U.S. Energy Department embraces lab leak theory as origin of COVID-19
The U.S. Energy Department has joined the FBI in saying COVID likely spread via a mishap at the Wuhan Institute of Virology, according to a report from the WSJ, which cited classified intelligence recently provided to the White House and key members of Congress.
Note that the new judgment was made with "low confidence," compared to the FBI's "moderate confidence" stance, given the limited amount of information available to the intelligence community. Other U.S. agencies still believe COVID was likely the result of a natural transmission, while several are undecided.
Beijing has disputed that the virus could have leaked from one of its labs - even suggesting that it emerged outside of China - and has imposed limits on the investigations of the World Health Organization. The developments follow several calls for pandemic reparations from China, including one from former President Donald Trump and a prior House bill named the "Chinese Government COVID-19 Accountability Act."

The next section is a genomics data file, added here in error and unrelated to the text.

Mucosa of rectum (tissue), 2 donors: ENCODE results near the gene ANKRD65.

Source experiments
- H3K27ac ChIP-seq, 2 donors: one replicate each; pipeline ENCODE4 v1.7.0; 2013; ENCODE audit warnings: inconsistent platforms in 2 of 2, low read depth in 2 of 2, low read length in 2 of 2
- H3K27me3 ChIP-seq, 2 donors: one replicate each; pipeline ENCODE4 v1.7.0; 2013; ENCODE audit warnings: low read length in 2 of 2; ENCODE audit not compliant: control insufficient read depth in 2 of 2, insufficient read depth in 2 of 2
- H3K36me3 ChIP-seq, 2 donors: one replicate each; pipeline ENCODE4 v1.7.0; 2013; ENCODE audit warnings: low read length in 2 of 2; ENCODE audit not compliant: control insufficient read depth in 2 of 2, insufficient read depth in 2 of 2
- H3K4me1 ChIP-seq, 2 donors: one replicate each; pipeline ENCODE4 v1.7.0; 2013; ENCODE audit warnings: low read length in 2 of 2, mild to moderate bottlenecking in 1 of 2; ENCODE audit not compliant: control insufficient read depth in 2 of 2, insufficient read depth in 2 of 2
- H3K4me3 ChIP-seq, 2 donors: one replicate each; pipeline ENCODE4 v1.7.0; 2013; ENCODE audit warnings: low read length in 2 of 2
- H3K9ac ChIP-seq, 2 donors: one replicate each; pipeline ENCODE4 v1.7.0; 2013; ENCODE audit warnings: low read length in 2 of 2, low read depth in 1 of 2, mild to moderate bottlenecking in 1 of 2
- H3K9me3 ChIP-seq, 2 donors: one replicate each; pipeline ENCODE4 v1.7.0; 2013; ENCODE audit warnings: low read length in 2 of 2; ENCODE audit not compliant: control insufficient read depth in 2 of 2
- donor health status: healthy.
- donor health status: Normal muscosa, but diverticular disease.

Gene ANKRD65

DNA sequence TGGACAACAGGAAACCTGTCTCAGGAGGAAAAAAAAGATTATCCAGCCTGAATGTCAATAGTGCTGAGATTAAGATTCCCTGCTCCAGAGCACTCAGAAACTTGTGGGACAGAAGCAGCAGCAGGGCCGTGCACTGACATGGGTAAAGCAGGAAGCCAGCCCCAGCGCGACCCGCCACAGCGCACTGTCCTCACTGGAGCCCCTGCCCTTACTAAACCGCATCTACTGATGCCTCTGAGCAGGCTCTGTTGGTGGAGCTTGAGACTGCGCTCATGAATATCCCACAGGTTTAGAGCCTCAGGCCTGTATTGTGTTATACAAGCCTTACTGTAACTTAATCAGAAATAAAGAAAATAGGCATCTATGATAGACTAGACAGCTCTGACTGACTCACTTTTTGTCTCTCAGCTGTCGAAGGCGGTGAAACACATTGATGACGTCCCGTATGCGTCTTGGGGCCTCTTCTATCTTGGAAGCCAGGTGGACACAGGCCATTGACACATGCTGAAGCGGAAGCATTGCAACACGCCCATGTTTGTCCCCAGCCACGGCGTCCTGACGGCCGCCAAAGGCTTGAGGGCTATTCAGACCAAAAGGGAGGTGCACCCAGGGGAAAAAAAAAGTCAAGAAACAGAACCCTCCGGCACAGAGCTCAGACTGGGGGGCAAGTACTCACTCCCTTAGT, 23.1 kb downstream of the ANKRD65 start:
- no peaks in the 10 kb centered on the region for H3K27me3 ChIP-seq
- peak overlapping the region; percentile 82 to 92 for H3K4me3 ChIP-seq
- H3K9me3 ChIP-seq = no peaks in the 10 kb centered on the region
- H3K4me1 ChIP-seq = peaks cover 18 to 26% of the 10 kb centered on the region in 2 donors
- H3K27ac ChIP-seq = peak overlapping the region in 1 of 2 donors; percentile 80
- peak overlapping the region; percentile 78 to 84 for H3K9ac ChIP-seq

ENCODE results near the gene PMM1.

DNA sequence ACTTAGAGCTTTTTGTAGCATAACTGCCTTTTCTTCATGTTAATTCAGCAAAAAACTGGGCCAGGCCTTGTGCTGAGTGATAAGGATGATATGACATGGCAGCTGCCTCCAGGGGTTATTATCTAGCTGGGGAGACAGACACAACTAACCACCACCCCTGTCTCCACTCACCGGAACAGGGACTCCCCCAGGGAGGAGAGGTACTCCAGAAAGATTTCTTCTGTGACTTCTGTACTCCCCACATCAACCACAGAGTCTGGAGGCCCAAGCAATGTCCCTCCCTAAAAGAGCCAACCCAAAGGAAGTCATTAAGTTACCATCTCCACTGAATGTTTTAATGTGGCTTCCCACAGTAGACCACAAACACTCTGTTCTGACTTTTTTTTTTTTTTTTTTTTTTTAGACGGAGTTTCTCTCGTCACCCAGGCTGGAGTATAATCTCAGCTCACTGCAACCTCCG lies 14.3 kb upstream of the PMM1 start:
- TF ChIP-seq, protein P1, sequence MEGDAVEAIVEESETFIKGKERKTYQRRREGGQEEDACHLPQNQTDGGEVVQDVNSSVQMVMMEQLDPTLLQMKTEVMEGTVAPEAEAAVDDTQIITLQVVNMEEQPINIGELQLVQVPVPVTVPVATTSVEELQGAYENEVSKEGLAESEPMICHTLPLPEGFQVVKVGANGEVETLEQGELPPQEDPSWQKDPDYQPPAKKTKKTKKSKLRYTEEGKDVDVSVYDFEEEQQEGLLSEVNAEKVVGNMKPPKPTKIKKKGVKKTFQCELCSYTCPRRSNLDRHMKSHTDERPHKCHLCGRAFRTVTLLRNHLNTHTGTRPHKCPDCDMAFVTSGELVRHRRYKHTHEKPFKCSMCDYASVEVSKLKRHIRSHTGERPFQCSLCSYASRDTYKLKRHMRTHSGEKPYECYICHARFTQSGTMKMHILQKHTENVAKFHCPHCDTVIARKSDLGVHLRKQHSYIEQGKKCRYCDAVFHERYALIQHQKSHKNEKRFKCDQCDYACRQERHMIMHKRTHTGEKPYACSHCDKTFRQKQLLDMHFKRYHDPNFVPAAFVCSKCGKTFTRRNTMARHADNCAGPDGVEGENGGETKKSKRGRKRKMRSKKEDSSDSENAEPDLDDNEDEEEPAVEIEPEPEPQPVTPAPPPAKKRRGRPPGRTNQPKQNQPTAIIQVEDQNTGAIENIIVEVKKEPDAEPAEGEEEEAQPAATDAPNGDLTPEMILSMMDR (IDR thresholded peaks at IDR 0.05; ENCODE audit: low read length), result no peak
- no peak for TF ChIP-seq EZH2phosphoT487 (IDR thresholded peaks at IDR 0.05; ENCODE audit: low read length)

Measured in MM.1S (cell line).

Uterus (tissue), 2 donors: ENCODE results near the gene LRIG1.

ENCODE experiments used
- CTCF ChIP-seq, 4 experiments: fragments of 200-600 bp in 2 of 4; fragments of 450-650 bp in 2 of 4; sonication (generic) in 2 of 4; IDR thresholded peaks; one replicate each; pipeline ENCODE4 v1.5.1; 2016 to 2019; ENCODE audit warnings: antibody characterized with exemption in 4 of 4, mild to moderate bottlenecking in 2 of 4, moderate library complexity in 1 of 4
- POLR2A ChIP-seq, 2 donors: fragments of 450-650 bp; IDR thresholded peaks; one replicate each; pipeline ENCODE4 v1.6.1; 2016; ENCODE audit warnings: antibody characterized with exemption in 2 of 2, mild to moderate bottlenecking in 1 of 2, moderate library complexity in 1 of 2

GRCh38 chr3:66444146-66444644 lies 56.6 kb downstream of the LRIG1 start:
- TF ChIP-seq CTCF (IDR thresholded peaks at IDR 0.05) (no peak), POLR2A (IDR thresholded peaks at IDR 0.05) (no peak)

"Here's what I can tell you. President Biden has directed, repeatedly, every element of our intelligence community to put effort and resources behind getting to the bottom of this question," National Security Adviser Jake Sullivan told CNN. "But right now, there is not a definitive answer that has emerged from the intelligence community on this question." Where did COVID come from? Biden receives intelligence on origins
Friction between the world's two largest economies already lingers over areas like trade, and bigger economic risks are at stake with a battle over access to key cutting-edge technologies like the escalating semiconductor war.